Taro (Colocasia esculenta) ia an important root crop in tropical and subtropical climates, but is also surprisingly hardy so that I can have it out in the garden the whole summer with temperaures close to zero. I’ve grown Taro as an attractive edible house plant for over 15 years and I harvest the edible corms about once a year!
Yesterday, we cooked and fried in olive oil the largest corm and served with salt and chili:
Some years we also eat the leaves, and my Nepalese friends taught me how to prepare them here: https://www.edimentals.com/blog/?p=6593 See more taro pictures from Malvik here: https://www.edimentals.com/blog/?p=5738 It’s sadly less easy to grow it as a house plant these days as greenflies have taken a taste for it :(
A couple of weeks ago, I finally got round to inviting botanist Kamal Acharya and his wife Sharmila Phuyal to see my garden!! They were amazed to see so many plants that they were familiar with from home and I blogged about this here:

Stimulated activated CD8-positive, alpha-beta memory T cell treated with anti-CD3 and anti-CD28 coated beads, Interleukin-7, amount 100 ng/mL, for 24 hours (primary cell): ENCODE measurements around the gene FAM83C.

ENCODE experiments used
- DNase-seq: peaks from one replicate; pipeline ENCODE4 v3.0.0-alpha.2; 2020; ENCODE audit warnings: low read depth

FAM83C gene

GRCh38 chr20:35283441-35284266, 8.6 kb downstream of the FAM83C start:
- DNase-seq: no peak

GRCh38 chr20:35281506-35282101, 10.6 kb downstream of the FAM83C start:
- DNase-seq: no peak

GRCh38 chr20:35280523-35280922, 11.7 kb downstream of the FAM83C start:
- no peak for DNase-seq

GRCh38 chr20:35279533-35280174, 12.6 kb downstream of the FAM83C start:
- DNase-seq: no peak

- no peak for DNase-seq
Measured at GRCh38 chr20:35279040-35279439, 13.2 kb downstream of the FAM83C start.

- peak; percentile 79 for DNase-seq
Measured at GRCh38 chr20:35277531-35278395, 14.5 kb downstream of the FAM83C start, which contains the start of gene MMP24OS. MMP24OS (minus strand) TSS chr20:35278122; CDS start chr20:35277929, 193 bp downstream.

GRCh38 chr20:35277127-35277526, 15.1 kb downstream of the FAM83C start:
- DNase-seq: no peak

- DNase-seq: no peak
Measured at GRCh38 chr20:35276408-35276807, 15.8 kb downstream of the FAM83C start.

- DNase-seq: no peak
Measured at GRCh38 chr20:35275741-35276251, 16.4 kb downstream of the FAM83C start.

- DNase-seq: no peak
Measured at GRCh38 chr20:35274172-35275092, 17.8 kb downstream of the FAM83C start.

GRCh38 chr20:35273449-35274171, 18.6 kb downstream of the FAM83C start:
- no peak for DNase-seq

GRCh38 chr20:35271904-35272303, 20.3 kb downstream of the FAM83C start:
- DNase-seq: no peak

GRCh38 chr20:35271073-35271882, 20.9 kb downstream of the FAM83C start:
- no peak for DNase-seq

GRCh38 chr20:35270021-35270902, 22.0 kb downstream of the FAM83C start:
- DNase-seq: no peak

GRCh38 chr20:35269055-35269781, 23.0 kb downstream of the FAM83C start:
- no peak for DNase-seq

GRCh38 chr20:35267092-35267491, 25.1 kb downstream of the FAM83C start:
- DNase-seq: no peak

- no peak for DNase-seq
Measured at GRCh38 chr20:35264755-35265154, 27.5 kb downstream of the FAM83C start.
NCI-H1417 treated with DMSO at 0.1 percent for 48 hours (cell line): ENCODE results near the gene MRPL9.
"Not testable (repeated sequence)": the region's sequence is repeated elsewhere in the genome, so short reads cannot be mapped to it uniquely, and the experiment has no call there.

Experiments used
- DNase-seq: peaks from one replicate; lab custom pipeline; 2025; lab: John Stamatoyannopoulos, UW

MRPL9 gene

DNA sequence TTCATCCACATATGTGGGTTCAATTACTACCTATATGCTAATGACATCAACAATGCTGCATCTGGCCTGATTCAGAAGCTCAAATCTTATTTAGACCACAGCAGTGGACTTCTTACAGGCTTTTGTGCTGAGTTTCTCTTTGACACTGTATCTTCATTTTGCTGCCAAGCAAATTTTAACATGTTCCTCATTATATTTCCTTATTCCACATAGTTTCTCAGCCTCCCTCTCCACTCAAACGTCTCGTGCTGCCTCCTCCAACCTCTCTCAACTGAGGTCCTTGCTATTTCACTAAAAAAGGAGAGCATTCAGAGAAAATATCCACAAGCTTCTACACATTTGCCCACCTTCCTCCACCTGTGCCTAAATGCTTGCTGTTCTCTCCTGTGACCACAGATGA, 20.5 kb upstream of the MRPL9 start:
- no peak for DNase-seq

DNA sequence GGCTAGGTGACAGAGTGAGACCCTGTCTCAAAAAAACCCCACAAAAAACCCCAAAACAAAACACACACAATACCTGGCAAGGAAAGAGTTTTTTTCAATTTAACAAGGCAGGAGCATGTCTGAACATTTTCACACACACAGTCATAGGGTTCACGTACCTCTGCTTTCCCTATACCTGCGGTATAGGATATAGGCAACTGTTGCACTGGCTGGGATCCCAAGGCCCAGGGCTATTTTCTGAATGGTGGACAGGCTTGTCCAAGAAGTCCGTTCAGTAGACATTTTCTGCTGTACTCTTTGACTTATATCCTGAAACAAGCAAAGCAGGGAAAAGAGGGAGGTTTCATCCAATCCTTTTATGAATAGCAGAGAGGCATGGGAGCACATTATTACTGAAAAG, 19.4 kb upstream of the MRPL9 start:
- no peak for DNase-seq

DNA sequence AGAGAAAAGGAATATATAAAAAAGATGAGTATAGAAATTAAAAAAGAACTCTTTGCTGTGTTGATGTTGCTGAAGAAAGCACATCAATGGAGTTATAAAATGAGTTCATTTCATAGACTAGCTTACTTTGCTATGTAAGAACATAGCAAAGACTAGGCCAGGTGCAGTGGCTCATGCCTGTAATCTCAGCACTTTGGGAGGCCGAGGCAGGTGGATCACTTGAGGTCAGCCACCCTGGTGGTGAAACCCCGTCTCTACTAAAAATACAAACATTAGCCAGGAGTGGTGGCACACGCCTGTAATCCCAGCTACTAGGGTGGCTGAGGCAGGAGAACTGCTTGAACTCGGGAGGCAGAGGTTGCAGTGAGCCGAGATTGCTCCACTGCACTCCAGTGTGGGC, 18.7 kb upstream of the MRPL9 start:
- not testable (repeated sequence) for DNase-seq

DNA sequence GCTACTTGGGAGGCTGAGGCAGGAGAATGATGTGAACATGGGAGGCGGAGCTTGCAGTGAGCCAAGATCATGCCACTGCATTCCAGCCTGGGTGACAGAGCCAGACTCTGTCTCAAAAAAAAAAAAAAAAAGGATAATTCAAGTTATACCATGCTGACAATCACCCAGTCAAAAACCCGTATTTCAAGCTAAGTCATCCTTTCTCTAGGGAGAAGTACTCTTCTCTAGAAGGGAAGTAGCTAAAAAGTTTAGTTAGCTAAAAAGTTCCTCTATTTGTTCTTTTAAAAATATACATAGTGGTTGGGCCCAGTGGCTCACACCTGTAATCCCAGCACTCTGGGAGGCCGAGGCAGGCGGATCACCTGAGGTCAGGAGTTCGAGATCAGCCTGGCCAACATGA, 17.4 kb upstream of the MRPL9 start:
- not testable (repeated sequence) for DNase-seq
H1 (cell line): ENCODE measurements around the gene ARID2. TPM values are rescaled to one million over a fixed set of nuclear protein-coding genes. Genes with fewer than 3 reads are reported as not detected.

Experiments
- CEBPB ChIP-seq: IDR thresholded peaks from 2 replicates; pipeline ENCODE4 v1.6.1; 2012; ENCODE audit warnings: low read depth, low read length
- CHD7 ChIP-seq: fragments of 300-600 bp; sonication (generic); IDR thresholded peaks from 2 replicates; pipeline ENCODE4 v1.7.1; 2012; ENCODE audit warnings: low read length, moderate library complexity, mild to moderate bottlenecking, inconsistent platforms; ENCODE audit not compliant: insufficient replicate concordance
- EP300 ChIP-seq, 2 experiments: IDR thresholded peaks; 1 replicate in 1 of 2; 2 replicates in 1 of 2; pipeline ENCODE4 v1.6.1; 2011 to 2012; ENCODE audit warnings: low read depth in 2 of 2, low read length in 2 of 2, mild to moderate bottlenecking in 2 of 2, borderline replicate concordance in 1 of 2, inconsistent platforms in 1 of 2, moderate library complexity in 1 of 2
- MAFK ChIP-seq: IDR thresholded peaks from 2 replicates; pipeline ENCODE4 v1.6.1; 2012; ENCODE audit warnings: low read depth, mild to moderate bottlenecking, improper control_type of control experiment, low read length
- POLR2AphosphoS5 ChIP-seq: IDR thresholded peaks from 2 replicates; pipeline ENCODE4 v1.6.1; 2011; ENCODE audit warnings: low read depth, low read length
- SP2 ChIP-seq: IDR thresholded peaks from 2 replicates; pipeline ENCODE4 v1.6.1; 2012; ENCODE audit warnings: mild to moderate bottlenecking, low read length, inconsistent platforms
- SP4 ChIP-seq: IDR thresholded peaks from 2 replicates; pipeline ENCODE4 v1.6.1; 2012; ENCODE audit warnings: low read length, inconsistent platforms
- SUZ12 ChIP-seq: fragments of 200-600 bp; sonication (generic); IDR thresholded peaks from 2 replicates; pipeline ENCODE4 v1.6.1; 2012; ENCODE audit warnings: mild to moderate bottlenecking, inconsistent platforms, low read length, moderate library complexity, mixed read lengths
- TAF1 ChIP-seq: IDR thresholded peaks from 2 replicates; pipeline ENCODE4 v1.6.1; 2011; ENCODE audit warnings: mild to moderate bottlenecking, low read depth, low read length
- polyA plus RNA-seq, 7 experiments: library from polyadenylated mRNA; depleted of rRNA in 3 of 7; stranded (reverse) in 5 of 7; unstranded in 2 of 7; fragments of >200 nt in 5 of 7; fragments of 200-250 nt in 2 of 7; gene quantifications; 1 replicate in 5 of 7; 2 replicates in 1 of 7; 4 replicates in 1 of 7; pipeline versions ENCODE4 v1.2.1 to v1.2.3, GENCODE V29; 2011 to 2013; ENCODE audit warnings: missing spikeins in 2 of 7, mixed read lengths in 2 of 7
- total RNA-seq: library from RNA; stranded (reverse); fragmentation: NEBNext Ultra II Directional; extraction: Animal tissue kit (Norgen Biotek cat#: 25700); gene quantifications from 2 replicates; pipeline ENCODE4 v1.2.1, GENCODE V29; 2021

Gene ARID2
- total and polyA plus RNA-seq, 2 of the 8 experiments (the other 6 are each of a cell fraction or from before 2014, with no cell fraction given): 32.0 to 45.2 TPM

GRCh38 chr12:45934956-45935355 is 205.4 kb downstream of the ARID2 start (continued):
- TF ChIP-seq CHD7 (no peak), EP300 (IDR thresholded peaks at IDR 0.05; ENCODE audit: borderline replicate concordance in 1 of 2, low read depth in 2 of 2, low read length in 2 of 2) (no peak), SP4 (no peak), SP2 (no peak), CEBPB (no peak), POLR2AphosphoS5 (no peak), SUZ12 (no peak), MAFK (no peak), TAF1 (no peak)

They asked (begged?) couldn’t we come and make you a Nepalese meal with plants from your garden! I just had to find time for this and I’m very glad I did as it was a fantstic meal. Yes, I’m a very lucky man!!
While we’re on the subject of taro (Colocasia esculenta), I’m reminded that it can make an excellent edimental house plant which I put out in the garden in summer! The dark leaved cultivars such as Black Magic are particularly edimental!
I remember posting an article about a new material that had been developed inspired by the water repellent leaves of Lady’s Mantle (Alchemilla spp.). Another species with very high water repellence (so-called superhydrophobicity) is the root vegetable taro (Colocasia esculenta) . Here it is demonstrating what is known as the Lotus effect on my balcony! See more at https://en.wikipedia.org/wiki/Lotus_effect
Perennial vegetables, Edimentals (plants that are edible and ornamental) and other goings on in The Edible Garden